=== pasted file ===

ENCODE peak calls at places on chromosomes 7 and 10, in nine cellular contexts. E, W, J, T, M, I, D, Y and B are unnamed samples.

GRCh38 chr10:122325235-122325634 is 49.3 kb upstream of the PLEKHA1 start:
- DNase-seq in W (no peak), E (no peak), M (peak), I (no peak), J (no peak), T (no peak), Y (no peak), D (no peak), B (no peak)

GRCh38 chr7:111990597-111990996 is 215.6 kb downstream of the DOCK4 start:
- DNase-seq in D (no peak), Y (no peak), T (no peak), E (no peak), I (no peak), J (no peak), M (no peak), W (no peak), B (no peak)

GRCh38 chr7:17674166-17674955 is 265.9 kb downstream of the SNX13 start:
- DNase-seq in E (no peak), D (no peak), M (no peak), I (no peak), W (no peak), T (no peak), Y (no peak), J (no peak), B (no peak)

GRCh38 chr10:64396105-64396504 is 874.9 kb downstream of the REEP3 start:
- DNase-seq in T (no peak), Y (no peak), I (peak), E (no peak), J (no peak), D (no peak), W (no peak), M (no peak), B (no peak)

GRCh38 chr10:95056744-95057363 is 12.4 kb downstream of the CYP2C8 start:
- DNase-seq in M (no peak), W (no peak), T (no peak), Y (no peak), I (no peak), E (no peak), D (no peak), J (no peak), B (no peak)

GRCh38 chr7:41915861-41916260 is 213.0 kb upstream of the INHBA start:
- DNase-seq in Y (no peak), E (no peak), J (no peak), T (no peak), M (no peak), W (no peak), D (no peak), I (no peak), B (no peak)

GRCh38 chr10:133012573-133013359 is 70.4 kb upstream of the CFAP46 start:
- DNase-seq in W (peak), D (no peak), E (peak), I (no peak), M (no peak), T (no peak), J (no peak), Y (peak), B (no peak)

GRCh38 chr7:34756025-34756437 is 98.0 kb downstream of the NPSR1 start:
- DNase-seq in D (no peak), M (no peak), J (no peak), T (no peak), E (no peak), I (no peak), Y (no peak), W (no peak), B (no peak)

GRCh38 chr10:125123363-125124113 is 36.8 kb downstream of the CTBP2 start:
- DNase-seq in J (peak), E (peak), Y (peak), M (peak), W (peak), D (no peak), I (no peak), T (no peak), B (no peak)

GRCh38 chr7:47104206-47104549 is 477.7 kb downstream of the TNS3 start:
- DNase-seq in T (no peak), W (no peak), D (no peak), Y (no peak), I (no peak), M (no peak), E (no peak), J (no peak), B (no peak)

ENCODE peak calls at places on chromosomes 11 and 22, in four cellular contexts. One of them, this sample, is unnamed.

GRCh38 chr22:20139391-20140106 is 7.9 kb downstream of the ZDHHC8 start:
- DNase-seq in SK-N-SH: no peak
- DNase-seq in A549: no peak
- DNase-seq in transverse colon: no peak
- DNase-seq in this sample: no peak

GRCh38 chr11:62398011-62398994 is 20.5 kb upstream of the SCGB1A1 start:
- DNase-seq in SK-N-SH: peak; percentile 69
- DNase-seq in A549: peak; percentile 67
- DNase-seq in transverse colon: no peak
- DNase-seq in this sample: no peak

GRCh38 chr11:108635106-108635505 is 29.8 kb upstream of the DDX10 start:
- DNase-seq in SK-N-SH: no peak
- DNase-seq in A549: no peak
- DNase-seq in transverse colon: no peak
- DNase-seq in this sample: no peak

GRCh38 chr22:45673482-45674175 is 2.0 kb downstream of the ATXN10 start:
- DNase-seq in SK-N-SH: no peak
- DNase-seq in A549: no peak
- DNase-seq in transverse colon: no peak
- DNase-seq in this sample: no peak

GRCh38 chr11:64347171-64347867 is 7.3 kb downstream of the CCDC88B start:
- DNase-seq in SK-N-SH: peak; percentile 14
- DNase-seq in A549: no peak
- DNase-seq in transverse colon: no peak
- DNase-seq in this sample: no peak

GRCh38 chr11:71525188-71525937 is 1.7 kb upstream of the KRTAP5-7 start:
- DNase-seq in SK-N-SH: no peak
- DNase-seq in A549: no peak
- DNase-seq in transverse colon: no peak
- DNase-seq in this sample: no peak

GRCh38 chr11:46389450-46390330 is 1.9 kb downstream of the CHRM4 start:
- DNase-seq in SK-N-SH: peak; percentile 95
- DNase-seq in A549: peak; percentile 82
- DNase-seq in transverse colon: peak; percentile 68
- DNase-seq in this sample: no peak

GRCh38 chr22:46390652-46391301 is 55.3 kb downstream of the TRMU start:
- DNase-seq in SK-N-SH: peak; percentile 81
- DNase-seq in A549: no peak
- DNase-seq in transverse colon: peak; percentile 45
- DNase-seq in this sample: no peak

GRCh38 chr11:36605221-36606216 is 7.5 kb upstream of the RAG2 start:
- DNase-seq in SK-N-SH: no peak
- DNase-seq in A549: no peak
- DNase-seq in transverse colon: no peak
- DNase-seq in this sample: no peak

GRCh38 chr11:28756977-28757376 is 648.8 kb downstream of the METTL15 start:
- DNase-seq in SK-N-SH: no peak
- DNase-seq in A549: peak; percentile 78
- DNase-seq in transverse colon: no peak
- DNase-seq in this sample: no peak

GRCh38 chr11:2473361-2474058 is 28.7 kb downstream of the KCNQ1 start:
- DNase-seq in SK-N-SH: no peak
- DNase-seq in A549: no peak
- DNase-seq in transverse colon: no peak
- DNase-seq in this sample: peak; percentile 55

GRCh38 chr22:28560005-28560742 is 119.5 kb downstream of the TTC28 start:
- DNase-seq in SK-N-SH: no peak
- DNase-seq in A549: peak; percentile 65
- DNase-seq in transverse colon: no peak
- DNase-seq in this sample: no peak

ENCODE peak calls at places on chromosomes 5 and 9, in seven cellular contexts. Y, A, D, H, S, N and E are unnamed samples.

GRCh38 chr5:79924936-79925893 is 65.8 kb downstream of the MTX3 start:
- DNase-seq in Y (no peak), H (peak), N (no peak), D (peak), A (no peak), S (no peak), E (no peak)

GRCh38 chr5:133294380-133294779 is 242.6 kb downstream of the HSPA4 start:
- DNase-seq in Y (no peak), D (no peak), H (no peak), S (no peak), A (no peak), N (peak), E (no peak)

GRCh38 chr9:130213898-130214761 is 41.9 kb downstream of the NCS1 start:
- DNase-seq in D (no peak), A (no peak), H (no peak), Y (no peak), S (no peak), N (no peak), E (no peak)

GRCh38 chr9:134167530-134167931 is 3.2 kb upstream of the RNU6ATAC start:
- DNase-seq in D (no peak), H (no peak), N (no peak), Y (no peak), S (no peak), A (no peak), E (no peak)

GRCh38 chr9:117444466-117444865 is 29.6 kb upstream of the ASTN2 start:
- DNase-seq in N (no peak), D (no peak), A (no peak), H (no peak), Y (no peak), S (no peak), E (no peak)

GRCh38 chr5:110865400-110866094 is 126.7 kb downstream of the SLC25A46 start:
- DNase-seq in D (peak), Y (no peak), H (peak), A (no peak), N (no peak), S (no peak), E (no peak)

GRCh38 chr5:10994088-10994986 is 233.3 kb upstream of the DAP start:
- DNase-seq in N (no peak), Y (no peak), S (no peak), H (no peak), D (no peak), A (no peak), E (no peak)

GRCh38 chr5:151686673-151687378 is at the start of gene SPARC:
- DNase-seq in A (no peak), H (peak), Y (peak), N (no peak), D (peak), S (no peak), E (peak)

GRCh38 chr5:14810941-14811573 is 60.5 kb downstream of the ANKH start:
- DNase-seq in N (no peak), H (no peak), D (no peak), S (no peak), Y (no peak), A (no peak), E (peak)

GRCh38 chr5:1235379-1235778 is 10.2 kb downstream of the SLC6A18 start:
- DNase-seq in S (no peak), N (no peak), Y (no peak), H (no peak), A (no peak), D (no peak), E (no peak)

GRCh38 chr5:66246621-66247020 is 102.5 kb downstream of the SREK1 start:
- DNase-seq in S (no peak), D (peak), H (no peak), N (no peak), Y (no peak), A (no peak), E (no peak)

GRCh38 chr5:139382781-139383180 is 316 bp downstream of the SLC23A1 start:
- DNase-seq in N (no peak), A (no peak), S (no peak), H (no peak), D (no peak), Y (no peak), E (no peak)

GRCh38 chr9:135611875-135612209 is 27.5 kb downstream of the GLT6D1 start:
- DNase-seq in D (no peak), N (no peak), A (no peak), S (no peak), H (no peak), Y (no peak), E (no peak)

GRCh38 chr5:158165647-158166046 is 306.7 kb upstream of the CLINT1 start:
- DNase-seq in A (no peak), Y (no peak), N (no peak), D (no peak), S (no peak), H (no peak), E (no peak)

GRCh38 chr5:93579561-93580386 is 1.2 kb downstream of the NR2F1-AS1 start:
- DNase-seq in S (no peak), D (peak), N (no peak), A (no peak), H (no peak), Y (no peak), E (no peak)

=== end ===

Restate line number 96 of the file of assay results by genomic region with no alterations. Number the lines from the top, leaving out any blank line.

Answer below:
GRCh38 chr5:10994088-10994986 is 233.3 kb upstream of the DAP start: